Y 7.. A rubber mixing .machine Y havingv a 'terial is worked in n 1 1. A rubber working machine having a" 'mixing chamber and a rotor operatively inounted therein an intermediate extrusion riby upon the chamber, wall, and said chamber being providedon its Working face on one side of said rib with elongated generally transversely extendingmembers to vary the .clearance between the working-'face of the V'chamber rand the rotor. Y i,

side, of the rib and extending generally transversely'of the chamber across which the maitspassage toward the intermediate rib. v

.In witness whereof, we have hereunto set our hands, thislthv day of Jannary,1927.

. DAVID n. Bowen.

, CARL r. soHNUcK.

chamber of cylindrical shape, a bladed rotor l therein, and ribs upon the inner wall of the chamber opposite therotor blades and extending generallyvtransversely of the chamber axis and projecting toward'the rotor, and

over said: ribs lengthwise of the chamber in bothvr directions. Y A n 8. A rubber mixing machine having `a chamber with a substantially, continuous transversely curved inner surface, a bladed rotor to vwork the Vmaterial Aback and forth versely of the chamben upon said surface, and` elongatedtinwardly protruding members .formed vupon the surface opposite an intermediate'portion of the rotor'blades vand extending Vgenerally trans- Y 9. A rubber mixing machine having a mix- *A ingchamber, and a bladed rotor operatively -mounted therein to work the material lengthwise thereof in` opposite directions, said chamber having, upon its workingqace, .f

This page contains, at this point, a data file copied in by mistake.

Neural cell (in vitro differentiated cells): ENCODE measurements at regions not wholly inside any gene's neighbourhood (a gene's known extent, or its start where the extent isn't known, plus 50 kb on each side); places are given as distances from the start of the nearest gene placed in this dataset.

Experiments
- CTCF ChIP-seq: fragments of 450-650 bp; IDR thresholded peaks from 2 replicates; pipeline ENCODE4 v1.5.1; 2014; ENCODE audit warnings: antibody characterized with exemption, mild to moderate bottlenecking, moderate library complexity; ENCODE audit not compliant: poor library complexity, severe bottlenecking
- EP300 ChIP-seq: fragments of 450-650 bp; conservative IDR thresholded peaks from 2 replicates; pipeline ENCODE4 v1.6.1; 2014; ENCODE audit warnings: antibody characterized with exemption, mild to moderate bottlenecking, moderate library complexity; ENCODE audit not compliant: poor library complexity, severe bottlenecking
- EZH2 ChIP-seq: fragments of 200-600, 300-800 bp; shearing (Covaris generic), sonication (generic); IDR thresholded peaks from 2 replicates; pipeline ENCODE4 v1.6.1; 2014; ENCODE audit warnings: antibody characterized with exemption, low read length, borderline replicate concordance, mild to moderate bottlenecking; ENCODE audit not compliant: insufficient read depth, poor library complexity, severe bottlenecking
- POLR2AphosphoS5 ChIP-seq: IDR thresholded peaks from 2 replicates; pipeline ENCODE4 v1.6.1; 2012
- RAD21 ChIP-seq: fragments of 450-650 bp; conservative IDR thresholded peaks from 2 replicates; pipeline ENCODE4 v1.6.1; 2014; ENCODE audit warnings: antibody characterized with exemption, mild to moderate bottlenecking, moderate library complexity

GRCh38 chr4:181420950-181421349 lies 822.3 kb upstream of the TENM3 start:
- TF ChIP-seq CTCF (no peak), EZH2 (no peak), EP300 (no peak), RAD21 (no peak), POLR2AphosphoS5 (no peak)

elongated, generally transversely extending,`

inwardly projecting members to vary Athe j clearance between the working facegandxthe rotorV blades.

10. Arubberfmixing machine havingaV mixing chamber with a curved working snrace, and a bladed rotor operatively mounti ed. within the chamber to work the material llengthwise:thereof and smear it upon. the

chamber. walls, and inwardly kprotruding members extending peripherally along the innercurvedy surfaceof the chamber wall in a direction generally transverse to the rotor axis to'vary the clearance betweenv the chamber wall and the rotor blades, said rotor blades' workingthe material longitudinally of `the chamberin bothdirections. w


Referenced by
Citing PatentFiling datePublication dateApplicantTitle
US4456381 *Feb 17, 1981Jun 26, 1984Kabushiki Kaisha Kobe Seiko ShoClosed type mixing/kneading apparatus
U.S. Classification366/99, 366/338
International ClassificationB29B7/12, B29B7/02
Cooperative ClassificationB29B7/125
European ClassificationB29B7/12B